Here’s some good news you might have missed:
The Progressive Conservative government is finally doing the right thing — not so much the right-wing thing — on job-creation.
Not by cancelling next year’s scheduled increase in the minimum wage — bad idea.
Nor by revoking the two paid sick days guaranteed in a new law — dumb idea.
No, lost in the deservedly negative news coverage of those wrongheaded moves was the fact that the Tories are finally opting for the practical over the ideological in another area entirely. And merit credit for it.
They are finally putting the discredited Ontario College of Trades out of its misery — by dismantling the house the Liberals built a decade ago.
Perhaps you hadn’t heard of this little-known nest of bloated bureaucracy. Its public profile is minimal, but its obscurity is matched only by its opacity and notoriety among workers, employers and educators.
Established by the Liberals, at arm’s length from accountability, the so-called college emerged as the designated regulator of major trades and crafts across the province. It held the keys to training and hiring — and used them to lock down workplaces, lock out workers, and freeze out Ontario’s community colleges from training and placing their students in productive jobs.
The rogue regulator transplanted a traditional model of self-regulation that has worked (more or less) for professional groups such as doctors, dentists, nurses, pharmacists. But it was an awkward fit for an unwieldy array of 23 compulsory trades and 133 voluntary trades that are often in opposition to employers — and in competition with rival unions.
Trying to get everyone to get along was a recipe for conflict and chaos, paralysis and suffocation.
Much of the credit for exposing the bogus college of trades goes to former PC leader Tim Hudak, who pointed out the absurdities in the 2014 election campaign (as I wrote at the time): Lopsided hiring ratios that required construction companies to have five journeymen bricklayers on staff for every apprentice they employed; restrictive 4:1 ratios in other trades.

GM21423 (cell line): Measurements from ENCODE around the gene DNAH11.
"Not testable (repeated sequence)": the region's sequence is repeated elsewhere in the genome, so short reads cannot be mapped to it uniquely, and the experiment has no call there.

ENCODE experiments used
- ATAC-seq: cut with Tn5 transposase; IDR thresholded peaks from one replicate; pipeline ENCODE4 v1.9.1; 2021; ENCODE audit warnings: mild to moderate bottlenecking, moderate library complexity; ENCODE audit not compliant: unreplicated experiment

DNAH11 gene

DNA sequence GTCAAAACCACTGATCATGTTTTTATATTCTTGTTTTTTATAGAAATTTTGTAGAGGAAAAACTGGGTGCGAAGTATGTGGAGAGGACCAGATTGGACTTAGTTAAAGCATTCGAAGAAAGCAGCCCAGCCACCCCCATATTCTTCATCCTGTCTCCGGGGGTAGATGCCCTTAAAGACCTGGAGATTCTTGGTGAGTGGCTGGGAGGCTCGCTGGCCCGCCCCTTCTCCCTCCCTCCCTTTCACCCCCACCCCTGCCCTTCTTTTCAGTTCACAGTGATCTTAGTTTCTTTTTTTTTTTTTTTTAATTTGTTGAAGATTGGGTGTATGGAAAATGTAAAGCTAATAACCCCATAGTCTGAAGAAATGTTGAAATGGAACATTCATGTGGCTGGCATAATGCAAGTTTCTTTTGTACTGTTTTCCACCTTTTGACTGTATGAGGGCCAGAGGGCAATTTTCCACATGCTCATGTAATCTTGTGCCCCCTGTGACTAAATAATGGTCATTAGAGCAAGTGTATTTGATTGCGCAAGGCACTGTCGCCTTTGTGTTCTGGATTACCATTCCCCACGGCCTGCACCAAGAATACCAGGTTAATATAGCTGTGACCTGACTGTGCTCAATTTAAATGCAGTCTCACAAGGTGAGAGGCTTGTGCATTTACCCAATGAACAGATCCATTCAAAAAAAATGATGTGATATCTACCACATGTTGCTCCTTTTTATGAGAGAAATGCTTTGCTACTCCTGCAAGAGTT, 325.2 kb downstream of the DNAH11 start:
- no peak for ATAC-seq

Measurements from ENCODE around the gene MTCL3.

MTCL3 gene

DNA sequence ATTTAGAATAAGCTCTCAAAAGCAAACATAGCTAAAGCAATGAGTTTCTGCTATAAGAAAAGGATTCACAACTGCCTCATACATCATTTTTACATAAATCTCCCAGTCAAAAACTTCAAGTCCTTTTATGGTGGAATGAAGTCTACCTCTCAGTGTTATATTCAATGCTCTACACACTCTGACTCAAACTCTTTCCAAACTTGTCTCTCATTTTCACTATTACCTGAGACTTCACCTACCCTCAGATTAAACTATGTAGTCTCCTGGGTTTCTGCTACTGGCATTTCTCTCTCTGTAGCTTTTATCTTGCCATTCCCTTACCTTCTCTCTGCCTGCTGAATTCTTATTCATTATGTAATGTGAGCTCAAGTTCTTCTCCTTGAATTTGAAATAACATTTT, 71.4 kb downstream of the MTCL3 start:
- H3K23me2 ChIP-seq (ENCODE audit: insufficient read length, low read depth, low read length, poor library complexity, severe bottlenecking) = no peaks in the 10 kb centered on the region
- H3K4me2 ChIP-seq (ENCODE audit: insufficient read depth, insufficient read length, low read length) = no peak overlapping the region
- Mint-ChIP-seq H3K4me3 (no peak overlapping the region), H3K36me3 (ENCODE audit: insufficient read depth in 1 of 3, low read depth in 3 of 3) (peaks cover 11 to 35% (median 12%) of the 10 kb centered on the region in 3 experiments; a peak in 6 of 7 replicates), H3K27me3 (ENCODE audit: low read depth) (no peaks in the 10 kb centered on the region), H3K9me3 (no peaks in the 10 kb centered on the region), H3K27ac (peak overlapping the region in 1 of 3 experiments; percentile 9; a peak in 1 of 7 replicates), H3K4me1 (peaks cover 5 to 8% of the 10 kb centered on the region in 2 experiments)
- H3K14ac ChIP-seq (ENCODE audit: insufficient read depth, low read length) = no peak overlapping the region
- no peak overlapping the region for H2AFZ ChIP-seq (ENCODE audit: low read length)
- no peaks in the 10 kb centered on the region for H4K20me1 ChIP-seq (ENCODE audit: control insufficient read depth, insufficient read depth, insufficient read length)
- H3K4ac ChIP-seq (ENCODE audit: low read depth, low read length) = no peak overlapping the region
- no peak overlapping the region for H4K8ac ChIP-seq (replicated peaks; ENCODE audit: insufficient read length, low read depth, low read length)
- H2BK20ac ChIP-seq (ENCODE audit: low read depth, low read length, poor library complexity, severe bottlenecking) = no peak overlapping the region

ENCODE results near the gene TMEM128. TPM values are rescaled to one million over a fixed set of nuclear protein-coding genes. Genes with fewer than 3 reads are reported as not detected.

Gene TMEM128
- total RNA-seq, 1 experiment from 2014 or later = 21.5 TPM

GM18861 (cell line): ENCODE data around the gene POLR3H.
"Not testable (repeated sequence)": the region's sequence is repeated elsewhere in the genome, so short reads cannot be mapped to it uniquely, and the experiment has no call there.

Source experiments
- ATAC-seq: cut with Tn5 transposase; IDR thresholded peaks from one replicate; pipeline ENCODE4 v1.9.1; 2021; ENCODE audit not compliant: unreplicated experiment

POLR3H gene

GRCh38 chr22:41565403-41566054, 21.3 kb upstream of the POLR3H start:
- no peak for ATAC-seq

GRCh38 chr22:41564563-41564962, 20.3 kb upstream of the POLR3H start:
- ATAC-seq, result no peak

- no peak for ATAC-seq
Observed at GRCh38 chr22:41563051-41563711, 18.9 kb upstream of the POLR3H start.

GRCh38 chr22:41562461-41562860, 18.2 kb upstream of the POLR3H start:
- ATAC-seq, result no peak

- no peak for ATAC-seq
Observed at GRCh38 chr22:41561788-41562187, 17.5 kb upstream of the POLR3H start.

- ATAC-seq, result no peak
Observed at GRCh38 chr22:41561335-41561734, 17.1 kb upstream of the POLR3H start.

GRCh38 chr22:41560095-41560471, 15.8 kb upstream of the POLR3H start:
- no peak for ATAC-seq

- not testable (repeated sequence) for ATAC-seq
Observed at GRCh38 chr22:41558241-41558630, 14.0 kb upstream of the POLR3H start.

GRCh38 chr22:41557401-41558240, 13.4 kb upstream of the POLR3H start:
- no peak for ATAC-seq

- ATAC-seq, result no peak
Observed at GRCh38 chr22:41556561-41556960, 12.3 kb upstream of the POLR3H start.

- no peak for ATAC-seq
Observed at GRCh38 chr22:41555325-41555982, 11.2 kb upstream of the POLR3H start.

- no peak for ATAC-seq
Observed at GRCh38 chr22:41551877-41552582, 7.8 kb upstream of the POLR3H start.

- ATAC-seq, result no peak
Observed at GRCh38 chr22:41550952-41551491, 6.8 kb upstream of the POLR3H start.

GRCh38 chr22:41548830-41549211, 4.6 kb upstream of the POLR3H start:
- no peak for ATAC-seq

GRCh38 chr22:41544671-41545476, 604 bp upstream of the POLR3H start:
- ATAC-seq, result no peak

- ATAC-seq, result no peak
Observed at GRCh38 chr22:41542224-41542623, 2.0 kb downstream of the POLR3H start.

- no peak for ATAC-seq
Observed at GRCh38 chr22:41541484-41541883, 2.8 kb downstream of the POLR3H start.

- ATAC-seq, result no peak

Ontario’s system was unique in North America, with no other province imposing such unwieldy hiring restrictions. Ratios of apprentices to veterans tended to be 1:1 in other jurisdictions.
Under pressure, then-premier Kathleen Wynne promised to look again at the unwieldy overseer she had inherited from her Liberal predecessor, Dalton McGuinty. A 2015 review led to a revamp, but not the full reset the province required.
Many of those ratios were later reduced, but the college’s reputation for rigidity was beyond redemption. A Star story earlier this year described the plight of an immigrant who couldn’t pass the required 120-question test to become a certified hairstylist, despite his Toronto employer boasting about his skill at cutting hair after 15 years of experience as a barber in his native Iraq.
Ontario’s community colleges publicly complained that the province’s severe shortage in the skilled trades would only get worse because of the convoluted process for enrolling apprentices and keeping their numbers down. Employers echoed the demand for reform, noting that jobs were going begging as the economy was booming.
Many (but not all) unions remained loyal to the regulator — not least my own newsroom union, Unifor (we are allowed to disagree now and then), for fear that private firms would hire cheaper apprentices over skilled journeymen. But unions have long had a historical blind spot over staffing levels in order to protect wages and benefits — the best example being their resistance to automated newspaper presses when they insisted on bloated “manning” levels.
Ontario continued to face a “gap between employers needing apprentices, and apprentices needing employers,” Merrilee Fullerton, the minister of training, colleges and universities, said in an interview. “We heard from apprentices, from employers, business, industry — even my mother’s hairstylist.”
Fullerton wants to wind down the college of trades and reduce apprentice ratios. She will phase out regulation of trades that don’t require such intense scrutiny (saddlery and swine herdsperson come to mind).
Paradoxically, it’s not an especially ideologically conservative plan — for the Tories may wind up ratcheting up government regulation to replace the self-regulation that went awry under the old system. Another irony is that it wasn’t a repository of partisan patronage — a former PC cabinet minister, David Tsubouchi, was appointed by the Liberals to run the old college of trades, and long defended its ossified structures.
But dismantling the old system is the right thing for Fullerton to do. Even if if turns out not to be as right-wing a plan as many Tories might imagine.
Martin Regg Cohn is a columnist based in Toronto covering Ontario politics. Follow him on Twitter: @reggcohn